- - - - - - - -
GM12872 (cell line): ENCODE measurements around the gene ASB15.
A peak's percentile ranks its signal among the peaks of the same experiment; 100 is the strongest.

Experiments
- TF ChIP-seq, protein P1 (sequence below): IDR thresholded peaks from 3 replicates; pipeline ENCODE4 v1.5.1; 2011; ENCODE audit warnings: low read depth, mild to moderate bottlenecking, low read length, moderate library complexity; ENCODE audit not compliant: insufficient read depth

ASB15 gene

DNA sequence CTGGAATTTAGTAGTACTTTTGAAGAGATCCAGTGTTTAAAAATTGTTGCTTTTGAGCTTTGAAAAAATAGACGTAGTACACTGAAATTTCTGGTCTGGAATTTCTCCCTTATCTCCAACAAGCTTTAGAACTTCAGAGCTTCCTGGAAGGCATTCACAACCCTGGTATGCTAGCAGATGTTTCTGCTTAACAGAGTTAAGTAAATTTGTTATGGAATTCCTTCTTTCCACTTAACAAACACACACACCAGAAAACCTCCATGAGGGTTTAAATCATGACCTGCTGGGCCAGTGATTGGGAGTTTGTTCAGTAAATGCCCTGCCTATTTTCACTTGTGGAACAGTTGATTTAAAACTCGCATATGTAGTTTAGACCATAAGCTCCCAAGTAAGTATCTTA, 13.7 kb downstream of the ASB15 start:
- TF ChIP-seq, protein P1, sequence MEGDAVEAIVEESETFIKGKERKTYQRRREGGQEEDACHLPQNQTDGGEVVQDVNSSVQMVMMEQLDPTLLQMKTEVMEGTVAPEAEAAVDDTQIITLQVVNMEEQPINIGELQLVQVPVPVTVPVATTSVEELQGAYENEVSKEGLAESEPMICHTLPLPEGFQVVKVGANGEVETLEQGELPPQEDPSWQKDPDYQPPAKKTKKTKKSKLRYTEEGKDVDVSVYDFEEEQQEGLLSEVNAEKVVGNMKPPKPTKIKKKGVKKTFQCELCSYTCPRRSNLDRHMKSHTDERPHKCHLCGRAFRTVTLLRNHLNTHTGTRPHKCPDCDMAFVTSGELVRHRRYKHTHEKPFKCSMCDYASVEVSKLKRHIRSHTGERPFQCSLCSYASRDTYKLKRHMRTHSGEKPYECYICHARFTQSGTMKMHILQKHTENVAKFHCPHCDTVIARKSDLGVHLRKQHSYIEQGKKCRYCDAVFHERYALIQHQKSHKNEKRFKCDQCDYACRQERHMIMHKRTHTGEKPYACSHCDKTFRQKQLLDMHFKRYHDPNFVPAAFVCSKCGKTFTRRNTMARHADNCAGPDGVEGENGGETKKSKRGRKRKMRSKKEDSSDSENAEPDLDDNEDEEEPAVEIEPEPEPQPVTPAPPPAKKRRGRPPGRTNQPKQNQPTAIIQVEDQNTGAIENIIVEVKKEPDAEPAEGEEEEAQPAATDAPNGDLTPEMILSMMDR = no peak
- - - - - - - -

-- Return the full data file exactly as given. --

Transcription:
GM12872 (cell line): ENCODE measurements around the gene ASB15.
A peak's percentile ranks its signal among the peaks of the same experiment; 100 is the strongest.

Experiments
- TF ChIP-seq, protein P1 (sequence below): IDR thresholded peaks from 3 replicates; pipeline ENCODE4 v1.5.1; 2011; ENCODE audit warnings: low read depth, mild to moderate bottlenecking, low read length, moderate library complexity; ENCODE audit not compliant: insufficient read depth

ASB15 gene

DNA sequence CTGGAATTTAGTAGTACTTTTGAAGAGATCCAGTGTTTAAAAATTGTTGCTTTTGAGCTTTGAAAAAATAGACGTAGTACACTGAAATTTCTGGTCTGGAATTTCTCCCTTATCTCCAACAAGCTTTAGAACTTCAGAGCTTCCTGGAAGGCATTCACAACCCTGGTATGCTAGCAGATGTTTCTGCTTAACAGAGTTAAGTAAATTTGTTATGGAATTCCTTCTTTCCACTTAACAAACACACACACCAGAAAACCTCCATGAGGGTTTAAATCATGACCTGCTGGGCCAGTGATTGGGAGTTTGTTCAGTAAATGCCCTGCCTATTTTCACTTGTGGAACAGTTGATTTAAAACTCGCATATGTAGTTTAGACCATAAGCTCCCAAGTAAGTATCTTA, 13.7 kb downstream of the ASB15 start:
- TF ChIP-seq, protein P1, sequence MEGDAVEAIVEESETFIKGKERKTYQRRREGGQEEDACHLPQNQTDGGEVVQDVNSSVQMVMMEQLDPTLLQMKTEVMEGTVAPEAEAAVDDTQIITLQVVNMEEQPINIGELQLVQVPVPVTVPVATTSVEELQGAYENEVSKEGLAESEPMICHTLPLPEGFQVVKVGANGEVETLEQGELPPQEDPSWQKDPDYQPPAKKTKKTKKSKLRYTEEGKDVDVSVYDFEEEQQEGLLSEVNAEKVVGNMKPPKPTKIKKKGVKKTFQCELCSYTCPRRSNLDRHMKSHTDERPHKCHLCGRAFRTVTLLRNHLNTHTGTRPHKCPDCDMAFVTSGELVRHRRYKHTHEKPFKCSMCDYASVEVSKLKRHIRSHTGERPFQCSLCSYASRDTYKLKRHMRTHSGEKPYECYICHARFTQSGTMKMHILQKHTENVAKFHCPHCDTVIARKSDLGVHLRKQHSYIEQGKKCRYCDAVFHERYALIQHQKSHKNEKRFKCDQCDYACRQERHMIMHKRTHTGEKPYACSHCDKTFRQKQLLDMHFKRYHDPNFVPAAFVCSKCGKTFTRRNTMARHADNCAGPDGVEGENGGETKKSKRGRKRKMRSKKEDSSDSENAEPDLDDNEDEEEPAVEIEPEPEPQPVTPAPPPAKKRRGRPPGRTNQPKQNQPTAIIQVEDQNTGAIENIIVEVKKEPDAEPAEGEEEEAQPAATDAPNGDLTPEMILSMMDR = no peak